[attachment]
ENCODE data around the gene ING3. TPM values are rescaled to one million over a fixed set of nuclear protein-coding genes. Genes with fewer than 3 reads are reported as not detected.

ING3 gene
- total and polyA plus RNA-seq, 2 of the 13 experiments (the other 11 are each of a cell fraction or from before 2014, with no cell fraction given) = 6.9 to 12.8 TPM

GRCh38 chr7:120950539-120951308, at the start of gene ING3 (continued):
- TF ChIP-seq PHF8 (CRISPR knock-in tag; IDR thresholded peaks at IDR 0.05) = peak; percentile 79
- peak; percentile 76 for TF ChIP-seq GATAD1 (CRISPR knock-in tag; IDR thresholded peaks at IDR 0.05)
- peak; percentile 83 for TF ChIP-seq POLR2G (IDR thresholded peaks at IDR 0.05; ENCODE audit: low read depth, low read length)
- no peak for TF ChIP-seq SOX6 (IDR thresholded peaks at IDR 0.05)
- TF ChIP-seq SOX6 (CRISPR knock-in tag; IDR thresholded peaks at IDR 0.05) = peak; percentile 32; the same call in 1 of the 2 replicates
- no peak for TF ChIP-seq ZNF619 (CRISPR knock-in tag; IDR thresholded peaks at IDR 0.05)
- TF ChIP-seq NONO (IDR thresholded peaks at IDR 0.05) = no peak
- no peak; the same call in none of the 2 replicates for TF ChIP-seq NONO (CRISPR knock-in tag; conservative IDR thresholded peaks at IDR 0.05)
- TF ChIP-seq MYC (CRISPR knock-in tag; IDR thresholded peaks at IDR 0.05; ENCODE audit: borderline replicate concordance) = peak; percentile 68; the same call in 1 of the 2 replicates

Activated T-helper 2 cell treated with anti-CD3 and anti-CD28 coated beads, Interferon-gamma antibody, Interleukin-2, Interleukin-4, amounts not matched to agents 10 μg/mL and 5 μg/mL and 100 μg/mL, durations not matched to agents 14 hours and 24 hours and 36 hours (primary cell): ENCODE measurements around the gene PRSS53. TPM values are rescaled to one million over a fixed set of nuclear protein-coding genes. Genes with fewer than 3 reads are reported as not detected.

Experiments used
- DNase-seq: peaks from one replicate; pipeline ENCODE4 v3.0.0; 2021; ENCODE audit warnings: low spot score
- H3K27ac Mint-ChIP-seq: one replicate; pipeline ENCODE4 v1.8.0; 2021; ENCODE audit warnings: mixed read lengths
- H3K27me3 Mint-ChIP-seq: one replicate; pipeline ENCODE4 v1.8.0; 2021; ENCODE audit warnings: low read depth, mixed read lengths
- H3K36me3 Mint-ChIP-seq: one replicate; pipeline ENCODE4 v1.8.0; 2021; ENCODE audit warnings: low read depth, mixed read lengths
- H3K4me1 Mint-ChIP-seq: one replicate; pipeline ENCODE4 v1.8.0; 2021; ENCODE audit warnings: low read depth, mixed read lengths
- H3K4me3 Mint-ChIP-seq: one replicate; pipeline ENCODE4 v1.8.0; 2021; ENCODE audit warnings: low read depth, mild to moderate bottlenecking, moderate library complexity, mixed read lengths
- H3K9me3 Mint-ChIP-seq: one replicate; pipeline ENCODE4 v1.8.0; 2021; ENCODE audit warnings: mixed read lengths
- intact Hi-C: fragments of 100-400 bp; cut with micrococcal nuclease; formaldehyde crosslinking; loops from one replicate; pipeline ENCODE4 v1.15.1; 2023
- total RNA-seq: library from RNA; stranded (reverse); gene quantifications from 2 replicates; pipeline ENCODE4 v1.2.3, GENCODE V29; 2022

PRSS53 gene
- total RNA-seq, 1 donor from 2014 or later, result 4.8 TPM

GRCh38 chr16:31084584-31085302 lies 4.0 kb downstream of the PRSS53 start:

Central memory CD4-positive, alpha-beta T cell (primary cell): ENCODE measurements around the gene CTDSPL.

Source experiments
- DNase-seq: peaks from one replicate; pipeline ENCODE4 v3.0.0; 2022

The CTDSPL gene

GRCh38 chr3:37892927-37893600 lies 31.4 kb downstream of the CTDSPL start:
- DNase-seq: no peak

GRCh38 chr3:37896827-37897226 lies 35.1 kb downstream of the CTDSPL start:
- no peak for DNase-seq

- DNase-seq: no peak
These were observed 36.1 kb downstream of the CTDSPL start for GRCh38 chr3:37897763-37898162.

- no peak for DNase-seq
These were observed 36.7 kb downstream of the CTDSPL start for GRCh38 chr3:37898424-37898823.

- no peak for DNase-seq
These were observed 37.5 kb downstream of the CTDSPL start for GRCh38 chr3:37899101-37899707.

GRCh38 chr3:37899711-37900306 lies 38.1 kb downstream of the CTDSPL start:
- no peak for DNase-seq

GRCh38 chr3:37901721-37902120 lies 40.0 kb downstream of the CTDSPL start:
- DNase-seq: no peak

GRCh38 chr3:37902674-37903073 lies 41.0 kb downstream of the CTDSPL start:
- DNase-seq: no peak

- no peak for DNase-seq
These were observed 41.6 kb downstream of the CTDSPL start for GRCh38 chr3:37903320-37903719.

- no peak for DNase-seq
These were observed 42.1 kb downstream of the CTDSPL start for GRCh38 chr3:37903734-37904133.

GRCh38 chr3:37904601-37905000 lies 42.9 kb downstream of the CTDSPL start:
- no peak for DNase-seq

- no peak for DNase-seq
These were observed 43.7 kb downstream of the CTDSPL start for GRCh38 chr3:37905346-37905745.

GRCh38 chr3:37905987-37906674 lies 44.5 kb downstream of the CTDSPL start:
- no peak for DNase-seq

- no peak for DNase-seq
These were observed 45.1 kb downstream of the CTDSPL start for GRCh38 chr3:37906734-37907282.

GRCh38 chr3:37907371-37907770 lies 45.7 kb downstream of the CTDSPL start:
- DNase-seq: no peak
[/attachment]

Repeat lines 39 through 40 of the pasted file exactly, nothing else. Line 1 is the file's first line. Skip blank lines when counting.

These were observed 36.7 kb downstream of the CTDSPL start for GRCh38 chr3:37898424-37898823.

- no peak for DNase-seq